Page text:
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Oil Dedicated to St Dominic Savio
The oil is dedicated to St Dominic Savio patron for choirboys. He was noted for his piety and devotion to the Catholic faith, and was eventually canonized.
His Early Life
Dominic Savio was born on a beautiful spring day, April 2, 1842, in the village of Riva, two miles from the town of Chieri, in the province of Piedmont, northern Italy. He was the second of eleven children born to Charles and Brigid Savio, who were poor, hard-working, pious people.
Even at this early age, Dominic had begun the practice of the virtue which was later declared heroic at his beatification. From the time he was a small child, he had been very religious. He pleaded to help the Priest at Mass when he was only five, but more than simply observing religious customs and practices, Dominic lived his religion for the entire span of his brief life.
In 1854, he went to Turin and became a pupil at Don Bosco’s Oratory. Here he worked, studied, played and prayed for three years before his final illness forced him to return home. During Dominic’s brief time at the Oratory, he gained the love and respect of all the boys and the Priests. He was not pushy and would not interrupt to state his own views but he was not afraid to oppose wrong and could always give reasons why he thought a certain action was wrong.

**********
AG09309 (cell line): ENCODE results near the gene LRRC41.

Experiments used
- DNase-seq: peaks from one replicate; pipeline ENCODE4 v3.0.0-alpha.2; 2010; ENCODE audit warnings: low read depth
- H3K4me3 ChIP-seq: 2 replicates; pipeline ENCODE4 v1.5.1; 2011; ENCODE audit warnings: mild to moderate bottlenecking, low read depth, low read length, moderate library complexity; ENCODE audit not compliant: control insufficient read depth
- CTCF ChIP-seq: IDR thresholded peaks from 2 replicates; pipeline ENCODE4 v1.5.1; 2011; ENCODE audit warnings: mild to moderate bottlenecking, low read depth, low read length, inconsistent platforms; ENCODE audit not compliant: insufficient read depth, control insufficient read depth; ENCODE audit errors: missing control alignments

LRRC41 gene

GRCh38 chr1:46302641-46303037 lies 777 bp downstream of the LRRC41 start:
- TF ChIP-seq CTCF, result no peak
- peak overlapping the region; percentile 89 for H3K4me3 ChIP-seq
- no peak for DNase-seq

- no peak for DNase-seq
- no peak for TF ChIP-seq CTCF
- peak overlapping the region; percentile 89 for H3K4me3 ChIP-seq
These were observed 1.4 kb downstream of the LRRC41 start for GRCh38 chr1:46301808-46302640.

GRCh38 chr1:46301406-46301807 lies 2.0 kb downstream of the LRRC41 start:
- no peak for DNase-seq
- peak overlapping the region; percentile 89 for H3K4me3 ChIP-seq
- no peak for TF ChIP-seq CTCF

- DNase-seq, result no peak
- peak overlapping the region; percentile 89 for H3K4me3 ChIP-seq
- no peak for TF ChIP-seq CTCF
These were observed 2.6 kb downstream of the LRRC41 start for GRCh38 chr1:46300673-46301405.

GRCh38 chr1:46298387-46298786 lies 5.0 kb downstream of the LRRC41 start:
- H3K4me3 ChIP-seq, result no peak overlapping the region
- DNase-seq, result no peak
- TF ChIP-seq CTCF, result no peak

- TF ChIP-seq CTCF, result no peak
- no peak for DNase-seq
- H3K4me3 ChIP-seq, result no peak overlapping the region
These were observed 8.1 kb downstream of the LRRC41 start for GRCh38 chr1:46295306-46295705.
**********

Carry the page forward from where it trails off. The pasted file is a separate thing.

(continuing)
Never in robust health, Dominic became quite ill in March of 1857 with what the doctors diagnosed as an inflammation of the lungs. The treatment in those days consisted of blood-letting or slitting a vein and letting ‘excess’ blood drain out. In the space of four days, the doctor cut Dominic’s arm ten times. Far from helping, this probably hastened his death. He died quietly in his home on March 9, 1857. His last words were – “What a beautiful thing I see.”
Like many a youngster, Dominic was painfully aware that he was different from his peers. He tried to keep his piety from his friends lest he have to endure their laughter. Even after his death, his youth marked him as a misfit among the saints and some argued that he was too young to be canonized. Pope Pius X wisely disagreed. For no one is too young—or too old or too anything else—to achieve the holiness to which we all are called.